The UK is heading for a Halloween Brexit after leaders of the remaining 27 EU countries offered Theresa May to delay the deadline for withdrawal to October 31.
The date was a compromise solution thrashed out in five hours of talks in May’s absence, after French President Emmanuel Macron held out against a longer extension lasting into 2020.
The prime minister’s agreement is required for any change to the Brexit date to be finalised.
Most of the leaders at the Brussels summit are understood to have favoured the longer extension of as much as a year recommended by European Council President Donald Tusk.
But Macron dug his heels in for a shorter delay, warning that a no-deal Brexit would be less damaging than a disruptive UK remaining for month after month.
Maltese Prime Minister Joseph Muscat welcomed the compromise date, saying: “A Brexit extension until 31 October is sensible since it gives time to UK to finally choose its way.
“The review in June will allow the European Council to take stock of the situation.”
An apparently relaxed prime minister laughed and smiled with Angela Merkel as the German chancellor showed her pictures on her tablet computer depicting the pair wearing jackets of exactly the same shade of blue as they addressed their parliaments earlier in the day.
Merkel told German MPs that the EU27 “may well” go for a longer delay, although the UK would be allowed to leave “very quickly” if Parliament approves a withdrawal deal.
But as he arrived in Brussels, Macron insisted that “for me, nothing is settled, and in particular no long extension”.
Despite having face-to-face talks with the PM in Paris on Tuesday, the French President said he needed more “clarity” and was “impatient” to hear what May would say.
“We must understand today why this request? What is the political project which justifies it and what are the clear proposals?” he said.
May said: “I have asked for an extension to June 30, but what is important is that any extension enables us to leave at the point at which we ratify the Withdrawal Agreement, so we can leave on May 22 and start to build our brighter future.”
In a swipe at the Brexit rebels who blocked her Withdrawal Agreement from passing through Parliament in time to leave on the scheduled date of March 29, May said: “I know many people are frustrated that the summit is taking place at all, because the UK should have left the EU by now.
“I greatly regret the fact that Parliament hasn’t been able to pass a deal that would have enabled us to leave in a smooth and orderly way.
“But I and the government continue to work to find a way forward. We have been talking with the opposition. There’s been serious and constructive talks and they will continue tomorrow.”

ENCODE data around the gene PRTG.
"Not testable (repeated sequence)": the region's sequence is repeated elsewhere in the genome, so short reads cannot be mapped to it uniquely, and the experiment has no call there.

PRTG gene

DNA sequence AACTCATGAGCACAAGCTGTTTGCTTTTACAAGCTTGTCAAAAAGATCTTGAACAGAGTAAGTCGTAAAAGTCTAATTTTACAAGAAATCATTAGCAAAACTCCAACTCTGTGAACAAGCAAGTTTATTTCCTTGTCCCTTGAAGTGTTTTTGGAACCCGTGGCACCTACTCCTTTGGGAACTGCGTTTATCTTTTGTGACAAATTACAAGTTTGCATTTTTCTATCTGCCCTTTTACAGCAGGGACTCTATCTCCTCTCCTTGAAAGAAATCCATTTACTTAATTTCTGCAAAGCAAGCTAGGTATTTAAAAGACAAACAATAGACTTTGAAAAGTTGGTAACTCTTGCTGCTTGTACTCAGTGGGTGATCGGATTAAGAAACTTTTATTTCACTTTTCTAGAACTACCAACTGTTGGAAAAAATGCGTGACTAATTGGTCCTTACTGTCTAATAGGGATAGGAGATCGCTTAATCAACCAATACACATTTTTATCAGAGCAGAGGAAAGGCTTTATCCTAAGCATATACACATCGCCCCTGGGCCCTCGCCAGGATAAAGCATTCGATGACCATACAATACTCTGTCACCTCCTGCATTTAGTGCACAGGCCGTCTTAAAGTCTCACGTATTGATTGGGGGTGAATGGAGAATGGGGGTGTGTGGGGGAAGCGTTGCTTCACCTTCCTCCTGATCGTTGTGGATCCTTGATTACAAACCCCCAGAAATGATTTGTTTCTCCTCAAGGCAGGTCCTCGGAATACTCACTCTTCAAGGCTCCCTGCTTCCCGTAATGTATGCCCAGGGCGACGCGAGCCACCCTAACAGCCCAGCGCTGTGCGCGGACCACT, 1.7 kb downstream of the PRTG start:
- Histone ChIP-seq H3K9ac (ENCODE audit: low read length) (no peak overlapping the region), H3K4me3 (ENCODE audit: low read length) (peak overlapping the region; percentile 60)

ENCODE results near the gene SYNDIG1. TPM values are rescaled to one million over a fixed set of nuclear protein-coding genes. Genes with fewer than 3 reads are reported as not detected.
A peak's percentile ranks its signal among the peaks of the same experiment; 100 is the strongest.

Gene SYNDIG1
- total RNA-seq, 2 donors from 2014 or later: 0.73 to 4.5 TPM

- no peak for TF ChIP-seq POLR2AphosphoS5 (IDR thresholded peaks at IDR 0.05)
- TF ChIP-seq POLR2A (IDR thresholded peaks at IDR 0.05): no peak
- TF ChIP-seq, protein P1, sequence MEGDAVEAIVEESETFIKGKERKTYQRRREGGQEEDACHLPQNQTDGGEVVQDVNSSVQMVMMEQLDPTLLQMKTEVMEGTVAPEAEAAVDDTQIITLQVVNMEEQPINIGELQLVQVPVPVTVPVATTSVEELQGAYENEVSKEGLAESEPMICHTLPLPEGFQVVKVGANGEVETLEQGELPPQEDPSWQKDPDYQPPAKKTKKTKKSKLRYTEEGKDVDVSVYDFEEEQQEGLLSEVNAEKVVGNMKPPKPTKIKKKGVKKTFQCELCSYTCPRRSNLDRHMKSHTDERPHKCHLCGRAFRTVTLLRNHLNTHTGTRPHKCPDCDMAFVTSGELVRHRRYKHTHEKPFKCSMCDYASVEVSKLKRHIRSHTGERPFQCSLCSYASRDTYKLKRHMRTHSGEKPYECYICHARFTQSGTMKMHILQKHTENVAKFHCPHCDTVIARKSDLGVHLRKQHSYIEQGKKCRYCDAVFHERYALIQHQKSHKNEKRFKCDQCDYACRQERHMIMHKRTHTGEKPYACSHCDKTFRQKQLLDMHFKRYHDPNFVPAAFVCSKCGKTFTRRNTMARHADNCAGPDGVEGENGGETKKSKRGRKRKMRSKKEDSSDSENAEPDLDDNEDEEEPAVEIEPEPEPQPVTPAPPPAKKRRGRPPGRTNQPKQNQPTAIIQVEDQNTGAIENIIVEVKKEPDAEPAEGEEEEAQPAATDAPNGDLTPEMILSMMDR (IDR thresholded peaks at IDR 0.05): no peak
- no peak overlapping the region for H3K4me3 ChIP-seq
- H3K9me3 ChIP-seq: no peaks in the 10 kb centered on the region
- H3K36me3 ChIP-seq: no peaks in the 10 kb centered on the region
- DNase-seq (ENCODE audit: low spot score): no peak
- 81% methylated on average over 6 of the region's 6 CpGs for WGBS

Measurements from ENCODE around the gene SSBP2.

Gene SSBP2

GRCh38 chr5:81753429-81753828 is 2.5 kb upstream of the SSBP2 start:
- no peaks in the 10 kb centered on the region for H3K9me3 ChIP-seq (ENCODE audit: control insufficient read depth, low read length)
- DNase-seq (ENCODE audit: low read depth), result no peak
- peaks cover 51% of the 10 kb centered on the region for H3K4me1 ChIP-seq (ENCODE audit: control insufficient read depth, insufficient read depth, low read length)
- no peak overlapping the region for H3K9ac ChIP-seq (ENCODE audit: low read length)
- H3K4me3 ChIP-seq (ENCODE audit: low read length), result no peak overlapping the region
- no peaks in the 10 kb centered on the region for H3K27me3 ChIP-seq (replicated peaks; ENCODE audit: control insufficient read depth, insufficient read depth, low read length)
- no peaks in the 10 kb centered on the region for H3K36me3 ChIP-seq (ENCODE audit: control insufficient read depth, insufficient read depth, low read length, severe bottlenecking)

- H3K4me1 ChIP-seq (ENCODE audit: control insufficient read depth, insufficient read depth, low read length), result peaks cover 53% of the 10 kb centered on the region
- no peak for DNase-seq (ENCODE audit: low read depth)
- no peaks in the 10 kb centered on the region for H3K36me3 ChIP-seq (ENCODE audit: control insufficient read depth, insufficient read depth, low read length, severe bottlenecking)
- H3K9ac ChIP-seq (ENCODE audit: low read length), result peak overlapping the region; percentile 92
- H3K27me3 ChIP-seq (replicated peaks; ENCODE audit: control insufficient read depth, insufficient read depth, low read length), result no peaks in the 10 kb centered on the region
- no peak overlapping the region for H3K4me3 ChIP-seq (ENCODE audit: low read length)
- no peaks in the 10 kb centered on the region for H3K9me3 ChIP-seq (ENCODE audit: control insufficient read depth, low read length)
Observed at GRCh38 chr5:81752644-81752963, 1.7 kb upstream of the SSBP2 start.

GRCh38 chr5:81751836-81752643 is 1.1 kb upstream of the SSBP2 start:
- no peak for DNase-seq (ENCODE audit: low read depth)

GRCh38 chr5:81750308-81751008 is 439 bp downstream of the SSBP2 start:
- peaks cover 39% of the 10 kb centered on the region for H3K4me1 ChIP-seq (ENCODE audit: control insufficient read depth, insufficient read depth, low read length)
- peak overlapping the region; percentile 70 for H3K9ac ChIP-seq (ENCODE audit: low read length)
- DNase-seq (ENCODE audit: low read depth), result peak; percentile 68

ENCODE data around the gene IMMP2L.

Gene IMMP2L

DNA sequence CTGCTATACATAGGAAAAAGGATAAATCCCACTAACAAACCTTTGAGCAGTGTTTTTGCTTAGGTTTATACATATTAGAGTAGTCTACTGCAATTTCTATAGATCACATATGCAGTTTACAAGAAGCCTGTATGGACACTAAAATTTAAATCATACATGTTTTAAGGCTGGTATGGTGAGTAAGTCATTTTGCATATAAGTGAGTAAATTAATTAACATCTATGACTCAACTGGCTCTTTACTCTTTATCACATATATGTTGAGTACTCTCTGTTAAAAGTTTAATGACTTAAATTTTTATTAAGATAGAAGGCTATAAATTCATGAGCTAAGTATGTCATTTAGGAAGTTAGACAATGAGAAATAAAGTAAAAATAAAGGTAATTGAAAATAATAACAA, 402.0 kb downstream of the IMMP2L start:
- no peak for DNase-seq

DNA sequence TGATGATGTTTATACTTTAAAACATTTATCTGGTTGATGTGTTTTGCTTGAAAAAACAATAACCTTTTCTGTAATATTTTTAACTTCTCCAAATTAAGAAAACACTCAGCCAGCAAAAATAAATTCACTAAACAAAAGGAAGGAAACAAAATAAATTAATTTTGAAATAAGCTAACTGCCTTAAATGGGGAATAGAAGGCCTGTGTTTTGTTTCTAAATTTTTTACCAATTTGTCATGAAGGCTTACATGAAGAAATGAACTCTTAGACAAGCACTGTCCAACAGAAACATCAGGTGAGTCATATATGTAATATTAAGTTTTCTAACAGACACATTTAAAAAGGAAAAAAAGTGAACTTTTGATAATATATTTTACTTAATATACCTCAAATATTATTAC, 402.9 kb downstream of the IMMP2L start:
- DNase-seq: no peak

Other leaders said that the main condition likely to be imposed in return for any extension was that Britain should prepare for European Parliament elections on May 23, though it need not actually vote if ratification is achieved earlier.
Lithuanian President Dalia Grybauskaite rejected suggestions that countries like hers now held Britain’s fate in their hands.
“It is only up to the UK to decide,” she said. “Your country’s future is only in your hands, nobody else. It’s only up to you.
“You decide your fate, not us. We would only like to help you make this decision.”
Labour’s Jeremy Corbyn welcomed comments from Irish Taoiseach Leo Varadkar suggesting he is ready to contemplate a role for the UK in helping decide EU trade policies if it remains in a customs union after Brexit.
Varadkar said that it would be in the UK’s interests to remain within the European trading bloc.
And he added: “It’s also in our interest to have the UK to be in our bloc and I think we would be generous in understanding that the UK couldn’t be a silent partner and would have to have a say in decisions being made.”
It is understood the June review will assess UK co-operation during and after May’s European elections, with the possibility of the exit date being brought forward to the PM’s preferred date of June 30.
May gave a one-hour presentation setting out her case for an extension to June 30, with a break clause allowing the UK to leave as soon as her Withdrawal Agreement was ratified.
But she had to leave the EU27 to discuss the UK’s future in her absence over a dinner of scallop soup and loin of cod. It took five hours of wrangling before she was summoned back from the residence of UK ambassador Sir Tim Barrow for her agreement to be sought.
Failure to reach unanimous agreement would mean the UK crashing out of the EU without a deal at 11pm on Friday.
Tusk tweeted: “EU27 has agreed an extension of Article 50. I will now meet PM Theresa May for the UK government’s agreement.”